Celebrated on 17th March, St. Patrick’s Day is a national holiday when we celebrate our patron Saint, our heritage and our history.
Asked to think of Ireland and the first thing that springs to most people’s minds is Saint Patrick’s Day. From the busy streets of New York, Buenos Aires, Dublin and Tokyo to the tiny Caribbean island of Montserrat, this celebration of all things Irish has evolved into a truly global festival. There’s no denying that on March 17th, everyone is Irish.

Who was St Patrick?

Saint Patrick is the Patron Saint of Ireland, credited with bringing Christianity to Irish celts in the fifth century. Originally hailing from Great Britain, the 16-year-old Saint Patrick was kidnapped by pirates and held in captivity in Ireland for six years. Following a daring escape, he became a Christian missionary and returned to the Emerald Isle to convert the pagan Celts. Another popular legend tells of how he banished all the snakes in Ireland by chasing them into the sea after they attacked him during a fast.

The Symbolism of the Shamrock

The humble shamrock has become a globally-recognised symbol for Irishness and it is traditional to don some clover as part of Paddy’s Day festivities. The shamrock is ingrained in Irish culture due to its association with our national saint. Legends recount how St Patrick used the three petals of the shamrock to teach the Trinity to Celtic pagans. However, the number three was believed to have magical properties long before the Saint’s arrival and it recurs theme throughout Celtic folklore (na seanchaí). Conseuqently, the three petals of the shamrock were considered to bring good luck. By the 18th century however the shamrock began to change from a symbol purely associated with St. Patrick to an Irish national symbol when it became an emblem for revolutionary nationalist groups.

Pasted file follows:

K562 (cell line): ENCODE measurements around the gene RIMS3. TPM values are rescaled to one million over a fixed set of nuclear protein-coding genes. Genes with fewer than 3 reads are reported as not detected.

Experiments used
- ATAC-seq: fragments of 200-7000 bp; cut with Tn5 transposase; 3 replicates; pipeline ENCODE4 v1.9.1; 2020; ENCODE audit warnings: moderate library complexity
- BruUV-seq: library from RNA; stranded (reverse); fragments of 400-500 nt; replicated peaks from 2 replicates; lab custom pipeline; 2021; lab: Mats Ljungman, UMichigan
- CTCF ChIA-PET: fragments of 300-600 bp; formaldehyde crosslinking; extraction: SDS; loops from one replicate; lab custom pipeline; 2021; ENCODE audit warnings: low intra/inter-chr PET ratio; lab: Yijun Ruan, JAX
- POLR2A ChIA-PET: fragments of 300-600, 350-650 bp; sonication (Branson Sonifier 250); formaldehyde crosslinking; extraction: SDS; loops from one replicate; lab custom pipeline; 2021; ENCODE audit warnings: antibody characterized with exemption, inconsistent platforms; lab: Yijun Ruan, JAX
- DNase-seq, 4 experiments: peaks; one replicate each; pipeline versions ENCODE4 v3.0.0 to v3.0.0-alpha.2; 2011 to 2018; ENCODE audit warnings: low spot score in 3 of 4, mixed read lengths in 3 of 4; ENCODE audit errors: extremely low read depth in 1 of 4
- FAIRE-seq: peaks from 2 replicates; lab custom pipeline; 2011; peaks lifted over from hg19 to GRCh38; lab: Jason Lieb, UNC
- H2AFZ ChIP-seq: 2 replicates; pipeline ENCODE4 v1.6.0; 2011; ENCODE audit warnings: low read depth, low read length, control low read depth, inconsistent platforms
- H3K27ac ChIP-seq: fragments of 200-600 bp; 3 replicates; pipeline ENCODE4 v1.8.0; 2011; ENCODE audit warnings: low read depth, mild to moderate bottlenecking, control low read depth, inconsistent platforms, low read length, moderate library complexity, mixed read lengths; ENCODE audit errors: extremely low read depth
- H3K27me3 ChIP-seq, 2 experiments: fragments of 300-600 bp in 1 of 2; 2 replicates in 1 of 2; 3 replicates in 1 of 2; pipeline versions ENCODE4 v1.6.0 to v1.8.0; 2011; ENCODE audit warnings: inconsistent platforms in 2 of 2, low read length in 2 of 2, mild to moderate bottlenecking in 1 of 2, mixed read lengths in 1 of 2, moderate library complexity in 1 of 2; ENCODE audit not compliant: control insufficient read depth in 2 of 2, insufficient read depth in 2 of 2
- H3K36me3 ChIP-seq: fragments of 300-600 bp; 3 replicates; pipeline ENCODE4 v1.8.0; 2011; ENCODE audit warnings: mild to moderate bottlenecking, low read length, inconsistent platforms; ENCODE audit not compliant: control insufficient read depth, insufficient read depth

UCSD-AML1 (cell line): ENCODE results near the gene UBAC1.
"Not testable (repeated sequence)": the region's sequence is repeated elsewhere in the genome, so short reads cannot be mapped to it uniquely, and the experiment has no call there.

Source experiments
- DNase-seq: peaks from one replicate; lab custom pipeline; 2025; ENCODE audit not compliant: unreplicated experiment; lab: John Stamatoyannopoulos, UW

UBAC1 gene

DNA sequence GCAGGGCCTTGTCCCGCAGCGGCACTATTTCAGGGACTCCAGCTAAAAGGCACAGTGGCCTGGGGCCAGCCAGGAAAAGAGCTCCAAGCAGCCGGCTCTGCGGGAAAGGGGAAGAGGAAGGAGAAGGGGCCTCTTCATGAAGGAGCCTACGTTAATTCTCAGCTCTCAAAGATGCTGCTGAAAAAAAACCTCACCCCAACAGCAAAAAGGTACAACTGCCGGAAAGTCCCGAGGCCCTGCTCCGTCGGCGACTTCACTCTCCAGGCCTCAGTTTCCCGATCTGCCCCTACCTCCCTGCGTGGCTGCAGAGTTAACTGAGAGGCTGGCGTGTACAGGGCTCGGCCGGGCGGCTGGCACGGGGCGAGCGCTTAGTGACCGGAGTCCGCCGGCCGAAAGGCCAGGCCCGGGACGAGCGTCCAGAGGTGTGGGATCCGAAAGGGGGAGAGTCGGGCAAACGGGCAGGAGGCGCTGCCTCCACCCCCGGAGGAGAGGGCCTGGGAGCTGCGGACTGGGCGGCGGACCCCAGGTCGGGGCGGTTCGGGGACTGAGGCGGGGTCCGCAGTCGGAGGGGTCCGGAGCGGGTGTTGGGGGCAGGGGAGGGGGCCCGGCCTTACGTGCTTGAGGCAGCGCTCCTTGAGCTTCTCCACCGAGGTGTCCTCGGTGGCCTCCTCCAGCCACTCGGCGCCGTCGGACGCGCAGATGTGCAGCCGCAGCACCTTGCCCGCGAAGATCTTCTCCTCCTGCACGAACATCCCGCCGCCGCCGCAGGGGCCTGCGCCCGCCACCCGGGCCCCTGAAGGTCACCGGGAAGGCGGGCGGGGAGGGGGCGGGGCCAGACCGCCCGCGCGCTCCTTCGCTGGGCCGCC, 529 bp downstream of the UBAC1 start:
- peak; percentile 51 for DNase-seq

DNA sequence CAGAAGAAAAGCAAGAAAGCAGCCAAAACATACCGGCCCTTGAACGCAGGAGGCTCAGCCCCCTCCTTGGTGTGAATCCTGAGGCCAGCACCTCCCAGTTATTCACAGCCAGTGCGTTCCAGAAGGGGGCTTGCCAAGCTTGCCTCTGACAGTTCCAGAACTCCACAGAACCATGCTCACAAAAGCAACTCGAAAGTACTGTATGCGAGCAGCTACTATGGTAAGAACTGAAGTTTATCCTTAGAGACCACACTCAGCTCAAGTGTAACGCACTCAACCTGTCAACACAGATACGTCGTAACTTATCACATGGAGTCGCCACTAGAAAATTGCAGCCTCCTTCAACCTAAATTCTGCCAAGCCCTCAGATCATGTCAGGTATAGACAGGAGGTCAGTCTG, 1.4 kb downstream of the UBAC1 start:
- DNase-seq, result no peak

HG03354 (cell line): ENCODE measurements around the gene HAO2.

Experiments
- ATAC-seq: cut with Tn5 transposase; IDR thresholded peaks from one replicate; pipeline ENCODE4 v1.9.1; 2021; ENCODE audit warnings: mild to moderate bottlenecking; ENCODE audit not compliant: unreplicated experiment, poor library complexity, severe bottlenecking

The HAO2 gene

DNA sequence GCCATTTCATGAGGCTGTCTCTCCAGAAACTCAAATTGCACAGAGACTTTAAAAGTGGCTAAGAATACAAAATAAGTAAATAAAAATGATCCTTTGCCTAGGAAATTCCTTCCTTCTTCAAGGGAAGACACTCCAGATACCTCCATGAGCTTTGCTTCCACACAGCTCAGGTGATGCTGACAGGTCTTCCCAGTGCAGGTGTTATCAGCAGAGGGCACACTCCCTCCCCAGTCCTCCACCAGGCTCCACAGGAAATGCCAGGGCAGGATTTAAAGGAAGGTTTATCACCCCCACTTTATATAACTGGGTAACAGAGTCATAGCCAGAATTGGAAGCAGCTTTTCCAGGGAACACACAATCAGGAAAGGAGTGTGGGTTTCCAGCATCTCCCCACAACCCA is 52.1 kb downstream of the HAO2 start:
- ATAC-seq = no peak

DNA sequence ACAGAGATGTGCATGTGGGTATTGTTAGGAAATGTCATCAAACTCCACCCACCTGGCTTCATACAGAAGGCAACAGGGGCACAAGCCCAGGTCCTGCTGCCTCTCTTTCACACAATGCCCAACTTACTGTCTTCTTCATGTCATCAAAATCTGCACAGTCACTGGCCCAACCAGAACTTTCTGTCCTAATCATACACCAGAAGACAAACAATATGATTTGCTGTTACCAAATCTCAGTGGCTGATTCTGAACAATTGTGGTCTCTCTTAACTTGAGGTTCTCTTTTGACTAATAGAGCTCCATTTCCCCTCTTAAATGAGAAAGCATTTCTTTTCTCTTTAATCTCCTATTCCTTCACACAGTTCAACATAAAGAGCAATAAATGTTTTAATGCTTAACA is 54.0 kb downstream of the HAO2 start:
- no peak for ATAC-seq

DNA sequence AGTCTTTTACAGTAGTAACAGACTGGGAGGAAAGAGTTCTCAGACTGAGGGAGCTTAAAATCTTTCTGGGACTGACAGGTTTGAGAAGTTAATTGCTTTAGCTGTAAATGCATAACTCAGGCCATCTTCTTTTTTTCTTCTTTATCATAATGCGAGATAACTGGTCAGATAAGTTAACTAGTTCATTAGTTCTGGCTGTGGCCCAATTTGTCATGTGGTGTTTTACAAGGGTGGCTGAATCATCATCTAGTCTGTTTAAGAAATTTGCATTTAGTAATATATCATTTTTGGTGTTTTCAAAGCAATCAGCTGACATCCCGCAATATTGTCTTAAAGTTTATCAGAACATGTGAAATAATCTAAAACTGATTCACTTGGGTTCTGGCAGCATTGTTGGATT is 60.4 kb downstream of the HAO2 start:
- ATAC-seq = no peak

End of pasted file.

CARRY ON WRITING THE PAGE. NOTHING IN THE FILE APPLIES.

St Patrick’s Day

St Patrick’s Day was made an official Christian feast day in the early 17th century. Surprisingly, the first St Patrick’s Day parade was not held in Ireland. In fact, the parade tradition in the originated within 18th century America by immigrants wishing to celebrate their heritage. Parades did not spread to Ireland until the 20th century with the first ever parade taking place in Waterford in 1903. On March 17th, we also celebrate the deep ties between Ireland and America and our Taoiseach presents a bowl of shamrocks in a special Waterford Crystal bowl featuring a shamrock design to the President of the United States in the White House every St. Patrick’s Day.

Celebrating St Patrick’s Day

It doesn’t matter where on the planet you are, everyone is welcome to join in the Paddy’s Day fun! So, put on your finest green geansaí (Irish for sweater), decorate your home with plenty of shamrocks and maybe even treat yourself to a sip of whisky! With just one month to go until the big day, why not have a gander at our St Patrick’s Day range for Irish inspiration?

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A stained glass image of Saint Patrick holding his emblem – the shamrock.(Source: Wikimedia Commons)

 

 

Beannachtaí na Féile Pádraig oraibh!

Happy St Patrick’s Day from your friends at Blarney!

Shop our St. Patrick’s Day Collection

 

Posted by:Molly

Hi there! I'm a Digital Marketing Specialist here at Blarney Woollen Mills. I love learning all about Irish culture and history, and sharing everything I've learnt through our blog!

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